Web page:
The session “Serving the Millennial Customer” dove into what millennial customers are interested in and their communication preferences. Some points made are that millennials like companies that give back to the community, they expect a mobile-responsive website and prefer easy payment methods.
On Friday during a lunch hosted by Hunter, WIGI’s longest-running sponsor, women were encouraged to ask five ice breaker questions related to personal and professional growth. Throughout WIGI, there were many networking opportunities, which many of the attendees say is their favorite part.
“It’s an opportunity to build long-term friendships and work relationships, mentors and to hear how other people have succeeded, how they’ve failed, how they overcome those and to take little nuggets from all of those aspects and be able to take them back and put them in their businesses,” said Deidre Eidson, a general manager with Massey Services, based in Orlando, Florida.
Tauny Nevius, a landscape consultant with Eternal Eden Landscaping based in San Antonio, Texas, has come to WIGI three times. She says women-focused events are important due to the support they provide.
“Women don’t process things the same ways as gentlemen do and it gives us other people to lean on but also to say ‘Hey, I’ve had that issue too,’ ‘Okay, what are you doing about it?’ so you get to converse and have some support,” Nevius said.
Saturday morning, Sept. 21, 77 of the women signed up to participate in Project EverGreen’s service project at Kennedy Park in Tucson.
Baker says that since Project EverGreen is a new partner with SiteOne, they wanted to take it to the next level and do a service project with them as well. Cindy Code, executive director of Project EverGreen, says she worked with the city of Tucson and Mike Hayes, deputy director of parks and recreation for the city, to find a park that was in need.
“We always look for lots of things to do because no one wants to stand around,” Code said. “It was just a good fit, him knowing what our needs were and who was going to be here, and this was just a good fit size-wise and scope-wise”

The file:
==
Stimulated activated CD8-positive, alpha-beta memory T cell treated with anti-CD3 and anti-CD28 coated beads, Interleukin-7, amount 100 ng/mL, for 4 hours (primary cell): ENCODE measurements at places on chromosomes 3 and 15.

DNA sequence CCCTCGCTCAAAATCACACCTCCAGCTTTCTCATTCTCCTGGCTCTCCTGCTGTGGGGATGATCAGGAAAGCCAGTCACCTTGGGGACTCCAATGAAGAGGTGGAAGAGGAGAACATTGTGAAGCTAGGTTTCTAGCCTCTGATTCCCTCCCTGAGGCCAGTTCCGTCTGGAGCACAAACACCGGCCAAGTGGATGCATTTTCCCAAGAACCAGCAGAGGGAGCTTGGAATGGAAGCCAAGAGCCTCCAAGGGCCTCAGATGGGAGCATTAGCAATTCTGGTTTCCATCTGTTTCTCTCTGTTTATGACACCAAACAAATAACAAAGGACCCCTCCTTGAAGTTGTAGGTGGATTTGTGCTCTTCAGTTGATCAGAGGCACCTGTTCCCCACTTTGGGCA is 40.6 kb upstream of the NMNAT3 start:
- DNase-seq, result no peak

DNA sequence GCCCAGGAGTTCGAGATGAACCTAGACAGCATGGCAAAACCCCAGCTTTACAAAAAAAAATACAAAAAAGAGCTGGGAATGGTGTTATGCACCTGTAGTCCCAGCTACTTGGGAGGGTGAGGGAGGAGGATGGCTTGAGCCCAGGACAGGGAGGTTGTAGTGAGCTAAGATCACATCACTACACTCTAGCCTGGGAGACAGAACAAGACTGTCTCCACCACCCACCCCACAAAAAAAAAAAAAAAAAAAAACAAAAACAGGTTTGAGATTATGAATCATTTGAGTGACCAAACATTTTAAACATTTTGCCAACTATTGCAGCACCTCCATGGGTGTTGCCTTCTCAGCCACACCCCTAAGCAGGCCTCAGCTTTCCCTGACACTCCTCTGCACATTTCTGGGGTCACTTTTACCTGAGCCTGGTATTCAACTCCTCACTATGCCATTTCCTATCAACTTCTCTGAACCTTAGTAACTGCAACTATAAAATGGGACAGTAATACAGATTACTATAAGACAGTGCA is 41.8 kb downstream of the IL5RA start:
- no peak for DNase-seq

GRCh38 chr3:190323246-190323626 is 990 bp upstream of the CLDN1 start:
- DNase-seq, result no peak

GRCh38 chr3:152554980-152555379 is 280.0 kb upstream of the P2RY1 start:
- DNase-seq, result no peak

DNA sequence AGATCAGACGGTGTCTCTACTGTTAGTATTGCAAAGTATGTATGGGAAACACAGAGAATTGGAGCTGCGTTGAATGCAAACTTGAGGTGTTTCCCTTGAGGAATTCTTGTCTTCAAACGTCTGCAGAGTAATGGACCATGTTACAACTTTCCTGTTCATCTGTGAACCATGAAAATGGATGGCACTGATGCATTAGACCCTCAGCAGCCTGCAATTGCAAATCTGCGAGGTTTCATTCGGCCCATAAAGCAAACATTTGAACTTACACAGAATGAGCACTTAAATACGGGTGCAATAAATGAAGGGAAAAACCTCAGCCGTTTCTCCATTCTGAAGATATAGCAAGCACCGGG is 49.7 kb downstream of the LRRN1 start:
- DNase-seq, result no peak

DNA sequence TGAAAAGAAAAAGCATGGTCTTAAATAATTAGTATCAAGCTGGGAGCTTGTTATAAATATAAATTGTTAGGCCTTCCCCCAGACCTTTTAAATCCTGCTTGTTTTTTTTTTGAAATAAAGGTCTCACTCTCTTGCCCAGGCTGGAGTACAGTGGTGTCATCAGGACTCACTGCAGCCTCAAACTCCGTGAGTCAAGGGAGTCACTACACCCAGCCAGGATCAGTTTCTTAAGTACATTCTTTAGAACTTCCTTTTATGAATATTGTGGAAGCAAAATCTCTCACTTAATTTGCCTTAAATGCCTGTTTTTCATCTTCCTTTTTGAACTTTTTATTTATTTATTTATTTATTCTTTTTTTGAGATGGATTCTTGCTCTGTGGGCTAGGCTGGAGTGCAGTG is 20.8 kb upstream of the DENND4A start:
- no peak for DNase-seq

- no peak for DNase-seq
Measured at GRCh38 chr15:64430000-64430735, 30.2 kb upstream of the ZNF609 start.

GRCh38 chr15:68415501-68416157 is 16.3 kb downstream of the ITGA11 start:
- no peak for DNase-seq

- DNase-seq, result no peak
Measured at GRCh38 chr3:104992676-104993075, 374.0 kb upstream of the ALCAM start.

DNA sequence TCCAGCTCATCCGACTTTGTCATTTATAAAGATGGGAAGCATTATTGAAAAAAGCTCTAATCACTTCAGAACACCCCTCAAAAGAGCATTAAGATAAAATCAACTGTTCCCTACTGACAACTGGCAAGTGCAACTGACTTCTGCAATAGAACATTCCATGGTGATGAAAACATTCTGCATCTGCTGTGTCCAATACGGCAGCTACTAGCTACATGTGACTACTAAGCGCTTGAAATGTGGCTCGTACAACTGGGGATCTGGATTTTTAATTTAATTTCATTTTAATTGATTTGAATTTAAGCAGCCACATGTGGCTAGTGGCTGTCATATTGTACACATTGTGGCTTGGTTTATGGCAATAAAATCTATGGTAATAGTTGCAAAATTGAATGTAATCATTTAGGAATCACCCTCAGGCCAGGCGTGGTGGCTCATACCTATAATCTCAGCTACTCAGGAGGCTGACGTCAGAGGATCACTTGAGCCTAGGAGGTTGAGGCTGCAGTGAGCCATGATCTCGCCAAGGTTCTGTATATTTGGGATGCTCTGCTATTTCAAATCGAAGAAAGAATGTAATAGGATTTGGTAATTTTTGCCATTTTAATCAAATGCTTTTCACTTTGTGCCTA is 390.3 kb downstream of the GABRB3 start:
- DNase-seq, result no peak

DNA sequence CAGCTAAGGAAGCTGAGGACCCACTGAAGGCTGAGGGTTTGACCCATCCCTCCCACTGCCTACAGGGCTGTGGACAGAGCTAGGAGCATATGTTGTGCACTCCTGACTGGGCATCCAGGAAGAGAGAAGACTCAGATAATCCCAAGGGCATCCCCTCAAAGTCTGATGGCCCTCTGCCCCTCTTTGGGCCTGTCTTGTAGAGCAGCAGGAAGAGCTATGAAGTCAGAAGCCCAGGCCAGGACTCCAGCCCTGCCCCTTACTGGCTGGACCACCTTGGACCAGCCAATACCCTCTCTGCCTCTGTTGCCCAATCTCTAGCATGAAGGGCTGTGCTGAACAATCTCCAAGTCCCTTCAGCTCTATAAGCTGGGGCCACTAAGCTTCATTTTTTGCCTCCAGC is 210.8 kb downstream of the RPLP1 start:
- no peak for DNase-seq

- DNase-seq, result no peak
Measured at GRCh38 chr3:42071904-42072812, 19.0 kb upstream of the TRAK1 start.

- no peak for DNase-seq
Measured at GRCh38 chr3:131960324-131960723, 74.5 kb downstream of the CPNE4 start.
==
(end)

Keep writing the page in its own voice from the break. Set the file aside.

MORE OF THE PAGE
The women divided and conquered, with some picking up trash in the park while others painted worn benches. Women with Hunter Industries instructed participants on the basics of single-stream rotors and then teams replaced sprinkler heads and made sure they were at grade. The team tested the new heads to make sure everything was running correctly.
“There’s no ego in irrigation,” said Christine Hawkins, a specifications manager with Hunter Industries. “There is fact. It either works or it doesn’t, so that is why you always have to test it after repairing the system. You can’t assume it works.”
To bring the event to a close, Eileen McDargh, chief energy officer of The Resiliency Group, spoke on the mental hardiness needed to bounce back from difficulties. McDargh discussed how connections either deplete or give energy, and how to form connections that provide energy.
“I think it’s important to lift up women in the industry,” Code said. “A lot of them own their own companies or some are in management positions. Some are just starting out, but I think it’s a good network to develop for professional development. You get a different experience when it’s just all women, so I think there’s an opportunity to be more honest and you can really share how difficult it really can be to be a woman in any business but specifically in our industry. I think that everybody’s going to go home with a renewed spirit to create change where they can.”